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Marco Polo in Venice



In response to her 10-day residency in Venice as one of the participating artists for the Johannesburg Pavillion at the Venice Biennale Anthea worked with Alberto Alberti, a professional lifeguard at Lido beach. The short sinking boat animation was a sketch for a performance that was never realised.


Exploring tensions between frivolous play and dark play – when does the scream of excitement or joy become a cry for help - Moys playfully interweaves the professional practice of lifeguarding with the popular children's game Marco Polo - itself a reference to the famous Venetian explorer and merchant. It is said that the reason why the game was developed was because Marco Polo did not really know where he was going, that he was in a way ‘travelling blind’ and a bit lost in the world. In a sense, this short film is a poem and responds to very current issues around the climate crisis and the sinking city of Venice as well as home and migration.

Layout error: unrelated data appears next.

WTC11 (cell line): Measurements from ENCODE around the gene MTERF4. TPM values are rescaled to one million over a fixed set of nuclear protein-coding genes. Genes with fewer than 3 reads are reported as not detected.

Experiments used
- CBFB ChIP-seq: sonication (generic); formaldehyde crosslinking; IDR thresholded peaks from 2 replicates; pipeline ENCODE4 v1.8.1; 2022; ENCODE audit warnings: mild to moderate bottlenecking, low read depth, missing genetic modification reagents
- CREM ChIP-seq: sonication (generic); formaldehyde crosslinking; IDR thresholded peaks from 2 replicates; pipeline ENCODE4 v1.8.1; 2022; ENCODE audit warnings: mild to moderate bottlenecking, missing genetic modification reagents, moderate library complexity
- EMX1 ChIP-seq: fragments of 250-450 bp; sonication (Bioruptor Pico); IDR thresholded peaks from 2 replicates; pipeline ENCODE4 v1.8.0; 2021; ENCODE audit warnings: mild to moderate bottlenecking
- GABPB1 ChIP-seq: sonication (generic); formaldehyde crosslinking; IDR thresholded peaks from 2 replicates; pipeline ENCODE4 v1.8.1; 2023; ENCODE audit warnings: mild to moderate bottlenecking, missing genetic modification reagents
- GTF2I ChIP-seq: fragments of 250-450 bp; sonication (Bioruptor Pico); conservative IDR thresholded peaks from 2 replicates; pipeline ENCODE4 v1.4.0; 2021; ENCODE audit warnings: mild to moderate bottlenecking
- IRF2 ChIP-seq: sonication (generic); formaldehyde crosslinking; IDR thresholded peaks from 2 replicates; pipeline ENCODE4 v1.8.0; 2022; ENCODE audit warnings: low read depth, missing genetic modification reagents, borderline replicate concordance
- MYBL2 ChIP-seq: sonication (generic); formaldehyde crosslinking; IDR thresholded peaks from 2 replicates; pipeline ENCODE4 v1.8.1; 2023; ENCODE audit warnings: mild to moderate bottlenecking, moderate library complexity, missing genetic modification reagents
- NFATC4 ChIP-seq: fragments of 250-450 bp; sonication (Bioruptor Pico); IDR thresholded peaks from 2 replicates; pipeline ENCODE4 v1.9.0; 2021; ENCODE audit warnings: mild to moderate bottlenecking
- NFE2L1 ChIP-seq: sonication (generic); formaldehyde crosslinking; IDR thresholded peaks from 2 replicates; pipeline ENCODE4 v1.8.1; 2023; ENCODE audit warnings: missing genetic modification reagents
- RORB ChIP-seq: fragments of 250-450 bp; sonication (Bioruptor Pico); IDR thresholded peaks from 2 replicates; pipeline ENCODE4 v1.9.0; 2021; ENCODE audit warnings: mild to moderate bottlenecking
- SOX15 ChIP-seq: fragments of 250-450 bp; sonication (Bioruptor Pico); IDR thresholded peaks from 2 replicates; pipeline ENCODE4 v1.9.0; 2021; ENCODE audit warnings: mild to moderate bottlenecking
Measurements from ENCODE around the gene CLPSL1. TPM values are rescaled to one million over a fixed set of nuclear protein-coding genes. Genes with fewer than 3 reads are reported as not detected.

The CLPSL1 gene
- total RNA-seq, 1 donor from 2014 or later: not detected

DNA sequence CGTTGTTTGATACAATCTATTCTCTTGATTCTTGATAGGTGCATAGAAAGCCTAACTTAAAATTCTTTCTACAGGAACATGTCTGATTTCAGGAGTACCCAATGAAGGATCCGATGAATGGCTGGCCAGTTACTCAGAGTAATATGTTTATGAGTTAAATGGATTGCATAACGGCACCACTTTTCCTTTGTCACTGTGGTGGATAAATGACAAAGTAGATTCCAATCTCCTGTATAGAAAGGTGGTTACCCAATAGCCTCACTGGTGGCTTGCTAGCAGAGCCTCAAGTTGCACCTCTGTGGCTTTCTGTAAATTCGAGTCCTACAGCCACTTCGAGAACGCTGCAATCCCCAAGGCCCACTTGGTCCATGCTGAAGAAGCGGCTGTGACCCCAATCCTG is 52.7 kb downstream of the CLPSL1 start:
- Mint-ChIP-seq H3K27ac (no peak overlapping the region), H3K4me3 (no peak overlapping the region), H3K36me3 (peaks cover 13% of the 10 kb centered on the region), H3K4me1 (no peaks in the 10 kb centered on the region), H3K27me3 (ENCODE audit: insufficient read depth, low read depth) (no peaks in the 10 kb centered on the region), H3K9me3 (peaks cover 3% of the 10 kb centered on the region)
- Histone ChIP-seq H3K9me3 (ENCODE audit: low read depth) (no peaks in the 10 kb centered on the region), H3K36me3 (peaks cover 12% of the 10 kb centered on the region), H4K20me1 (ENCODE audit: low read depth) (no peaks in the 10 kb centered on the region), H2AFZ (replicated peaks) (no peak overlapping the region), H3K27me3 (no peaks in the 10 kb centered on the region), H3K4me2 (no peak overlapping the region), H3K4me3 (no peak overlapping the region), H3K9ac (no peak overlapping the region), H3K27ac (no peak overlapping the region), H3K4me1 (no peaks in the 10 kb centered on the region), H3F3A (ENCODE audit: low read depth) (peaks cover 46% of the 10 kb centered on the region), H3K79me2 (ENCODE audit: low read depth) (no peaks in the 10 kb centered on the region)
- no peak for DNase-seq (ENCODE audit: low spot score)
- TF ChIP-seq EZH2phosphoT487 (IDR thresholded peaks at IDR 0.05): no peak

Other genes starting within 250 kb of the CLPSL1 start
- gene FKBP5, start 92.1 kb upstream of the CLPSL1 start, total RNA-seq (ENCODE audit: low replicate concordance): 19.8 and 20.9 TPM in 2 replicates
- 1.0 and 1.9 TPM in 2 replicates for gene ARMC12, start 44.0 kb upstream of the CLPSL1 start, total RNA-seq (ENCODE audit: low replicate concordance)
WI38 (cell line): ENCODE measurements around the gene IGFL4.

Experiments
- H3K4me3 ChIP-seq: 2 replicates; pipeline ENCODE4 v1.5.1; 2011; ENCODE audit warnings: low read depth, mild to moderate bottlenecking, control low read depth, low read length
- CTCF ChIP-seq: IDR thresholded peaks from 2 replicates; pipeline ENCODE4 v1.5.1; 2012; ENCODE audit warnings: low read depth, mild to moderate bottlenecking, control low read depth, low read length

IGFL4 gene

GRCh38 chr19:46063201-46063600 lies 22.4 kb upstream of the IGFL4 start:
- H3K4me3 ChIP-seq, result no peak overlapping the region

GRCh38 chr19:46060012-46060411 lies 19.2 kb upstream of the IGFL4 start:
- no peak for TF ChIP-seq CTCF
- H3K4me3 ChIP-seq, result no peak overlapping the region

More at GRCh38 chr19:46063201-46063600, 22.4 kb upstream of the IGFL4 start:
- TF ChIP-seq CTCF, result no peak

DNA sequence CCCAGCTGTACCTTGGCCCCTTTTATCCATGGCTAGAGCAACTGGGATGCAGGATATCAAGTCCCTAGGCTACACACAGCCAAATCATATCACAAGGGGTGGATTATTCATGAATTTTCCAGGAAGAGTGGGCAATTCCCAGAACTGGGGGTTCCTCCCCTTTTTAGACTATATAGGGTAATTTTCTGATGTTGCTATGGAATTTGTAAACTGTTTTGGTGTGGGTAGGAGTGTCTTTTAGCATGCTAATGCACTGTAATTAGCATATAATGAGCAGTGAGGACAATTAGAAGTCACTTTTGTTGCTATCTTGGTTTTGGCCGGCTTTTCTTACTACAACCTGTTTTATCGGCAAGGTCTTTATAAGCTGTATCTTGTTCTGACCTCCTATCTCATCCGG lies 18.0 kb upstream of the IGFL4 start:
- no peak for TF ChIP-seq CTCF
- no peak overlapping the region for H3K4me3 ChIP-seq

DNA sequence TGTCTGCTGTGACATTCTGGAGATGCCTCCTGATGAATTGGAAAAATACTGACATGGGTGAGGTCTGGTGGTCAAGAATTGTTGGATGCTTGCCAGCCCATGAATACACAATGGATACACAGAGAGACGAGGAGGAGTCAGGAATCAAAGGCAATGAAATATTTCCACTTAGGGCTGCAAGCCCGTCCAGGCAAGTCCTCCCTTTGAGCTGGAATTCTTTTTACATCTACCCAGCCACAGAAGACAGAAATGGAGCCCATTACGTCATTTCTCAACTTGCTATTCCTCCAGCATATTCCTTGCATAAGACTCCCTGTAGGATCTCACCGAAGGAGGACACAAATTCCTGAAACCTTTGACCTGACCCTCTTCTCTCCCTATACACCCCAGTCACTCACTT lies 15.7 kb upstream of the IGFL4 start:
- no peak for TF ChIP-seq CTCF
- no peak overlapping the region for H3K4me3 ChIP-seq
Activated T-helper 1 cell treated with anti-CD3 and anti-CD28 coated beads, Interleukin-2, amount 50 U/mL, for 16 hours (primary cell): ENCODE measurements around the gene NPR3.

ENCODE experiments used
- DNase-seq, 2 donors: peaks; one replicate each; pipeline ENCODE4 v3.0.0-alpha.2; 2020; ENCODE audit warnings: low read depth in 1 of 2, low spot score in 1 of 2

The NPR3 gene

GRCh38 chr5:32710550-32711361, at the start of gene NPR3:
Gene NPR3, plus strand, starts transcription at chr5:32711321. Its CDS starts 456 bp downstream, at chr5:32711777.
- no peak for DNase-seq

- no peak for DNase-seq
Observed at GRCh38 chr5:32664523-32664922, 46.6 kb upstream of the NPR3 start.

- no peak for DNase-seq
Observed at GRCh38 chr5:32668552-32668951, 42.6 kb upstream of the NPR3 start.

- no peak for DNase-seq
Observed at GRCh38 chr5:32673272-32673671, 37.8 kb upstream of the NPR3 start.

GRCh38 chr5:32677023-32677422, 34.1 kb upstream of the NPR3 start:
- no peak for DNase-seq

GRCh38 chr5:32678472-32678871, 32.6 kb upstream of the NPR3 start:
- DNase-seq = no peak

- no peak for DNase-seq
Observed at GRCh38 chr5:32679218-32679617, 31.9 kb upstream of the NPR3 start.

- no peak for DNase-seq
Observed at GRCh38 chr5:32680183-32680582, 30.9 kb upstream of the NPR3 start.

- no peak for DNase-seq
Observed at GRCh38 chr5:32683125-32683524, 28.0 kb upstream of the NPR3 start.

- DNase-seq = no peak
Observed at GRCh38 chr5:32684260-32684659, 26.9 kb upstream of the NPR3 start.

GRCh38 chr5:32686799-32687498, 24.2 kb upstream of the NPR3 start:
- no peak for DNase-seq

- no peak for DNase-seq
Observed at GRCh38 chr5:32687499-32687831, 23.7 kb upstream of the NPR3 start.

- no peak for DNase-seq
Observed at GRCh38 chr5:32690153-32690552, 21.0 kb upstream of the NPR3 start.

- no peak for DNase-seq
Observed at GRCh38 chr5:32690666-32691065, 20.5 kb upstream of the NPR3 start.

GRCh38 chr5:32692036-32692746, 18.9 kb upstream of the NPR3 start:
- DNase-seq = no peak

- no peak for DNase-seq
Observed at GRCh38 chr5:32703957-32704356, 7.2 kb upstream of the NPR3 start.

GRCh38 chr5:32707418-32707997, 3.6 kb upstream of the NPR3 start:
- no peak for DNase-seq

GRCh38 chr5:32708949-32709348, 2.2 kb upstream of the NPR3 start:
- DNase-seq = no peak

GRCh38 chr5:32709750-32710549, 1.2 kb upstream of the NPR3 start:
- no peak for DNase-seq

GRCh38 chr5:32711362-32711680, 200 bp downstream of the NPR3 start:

"Dark play subverts order, dissolves frames, breaks its own rules, so that the playing itself is in danger of being destroyed" - Richard Schechner

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